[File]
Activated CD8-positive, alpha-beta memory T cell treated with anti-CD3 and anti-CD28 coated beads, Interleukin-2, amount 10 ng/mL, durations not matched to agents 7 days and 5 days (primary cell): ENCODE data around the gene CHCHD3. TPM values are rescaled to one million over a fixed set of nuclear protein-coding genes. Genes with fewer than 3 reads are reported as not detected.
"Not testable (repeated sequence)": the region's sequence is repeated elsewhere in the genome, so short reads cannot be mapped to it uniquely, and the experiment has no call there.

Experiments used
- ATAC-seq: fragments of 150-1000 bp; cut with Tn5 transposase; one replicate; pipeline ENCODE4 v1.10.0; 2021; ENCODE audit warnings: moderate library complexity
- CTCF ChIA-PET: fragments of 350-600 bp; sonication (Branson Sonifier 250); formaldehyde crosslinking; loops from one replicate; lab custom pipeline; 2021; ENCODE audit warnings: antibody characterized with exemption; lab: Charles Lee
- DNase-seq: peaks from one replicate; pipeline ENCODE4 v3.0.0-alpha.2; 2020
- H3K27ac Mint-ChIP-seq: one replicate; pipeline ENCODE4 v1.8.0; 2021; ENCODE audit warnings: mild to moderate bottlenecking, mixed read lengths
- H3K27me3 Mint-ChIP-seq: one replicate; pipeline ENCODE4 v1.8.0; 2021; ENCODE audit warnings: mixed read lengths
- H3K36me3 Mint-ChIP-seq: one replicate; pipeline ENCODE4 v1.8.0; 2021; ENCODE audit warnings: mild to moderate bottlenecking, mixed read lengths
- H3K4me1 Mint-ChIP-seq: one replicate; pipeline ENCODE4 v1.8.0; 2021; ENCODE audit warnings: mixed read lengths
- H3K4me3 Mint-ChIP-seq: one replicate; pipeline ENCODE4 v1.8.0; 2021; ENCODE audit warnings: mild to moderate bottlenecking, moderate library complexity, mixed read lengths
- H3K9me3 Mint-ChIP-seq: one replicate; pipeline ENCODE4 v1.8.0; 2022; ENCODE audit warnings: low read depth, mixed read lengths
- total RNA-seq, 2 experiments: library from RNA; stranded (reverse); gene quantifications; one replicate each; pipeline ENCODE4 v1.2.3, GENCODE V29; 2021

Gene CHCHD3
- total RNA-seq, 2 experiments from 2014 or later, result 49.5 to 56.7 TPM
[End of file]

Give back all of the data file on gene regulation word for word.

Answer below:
Activated CD8-positive, alpha-beta memory T cell treated with anti-CD3 and anti-CD28 coated beads, Interleukin-2, amount 10 ng/mL, durations not matched to agents 7 days and 5 days (primary cell): ENCODE data around the gene CHCHD3. TPM values are rescaled to one million over a fixed set of nuclear protein-coding genes. Genes with fewer than 3 reads are reported as not detected.
"Not testable (repeated sequence)": the region's sequence is repeated elsewhere in the genome, so short reads cannot be mapped to it uniquely, and the experiment has no call there.

Experiments used
- ATAC-seq: fragments of 150-1000 bp; cut with Tn5 transposase; one replicate; pipeline ENCODE4 v1.10.0; 2021; ENCODE audit warnings: moderate library complexity
- CTCF ChIA-PET: fragments of 350-600 bp; sonication (Branson Sonifier 250); formaldehyde crosslinking; loops from one replicate; lab custom pipeline; 2021; ENCODE audit warnings: antibody characterized with exemption; lab: Charles Lee
- DNase-seq: peaks from one replicate; pipeline ENCODE4 v3.0.0-alpha.2; 2020
- H3K27ac Mint-ChIP-seq: one replicate; pipeline ENCODE4 v1.8.0; 2021; ENCODE audit warnings: mild to moderate bottlenecking, mixed read lengths
- H3K27me3 Mint-ChIP-seq: one replicate; pipeline ENCODE4 v1.8.0; 2021; ENCODE audit warnings: mixed read lengths
- H3K36me3 Mint-ChIP-seq: one replicate; pipeline ENCODE4 v1.8.0; 2021; ENCODE audit warnings: mild to moderate bottlenecking, mixed read lengths
- H3K4me1 Mint-ChIP-seq: one replicate; pipeline ENCODE4 v1.8.0; 2021; ENCODE audit warnings: mixed read lengths
- H3K4me3 Mint-ChIP-seq: one replicate; pipeline ENCODE4 v1.8.0; 2021; ENCODE audit warnings: mild to moderate bottlenecking, moderate library complexity, mixed read lengths
- H3K9me3 Mint-ChIP-seq: one replicate; pipeline ENCODE4 v1.8.0; 2022; ENCODE audit warnings: low read depth, mixed read lengths
- total RNA-seq, 2 experiments: library from RNA; stranded (reverse); gene quantifications; one replicate each; pipeline ENCODE4 v1.2.3, GENCODE V29; 2021

Gene CHCHD3
- total RNA-seq, 2 experiments from 2014 or later, result 49.5 to 56.7 TPM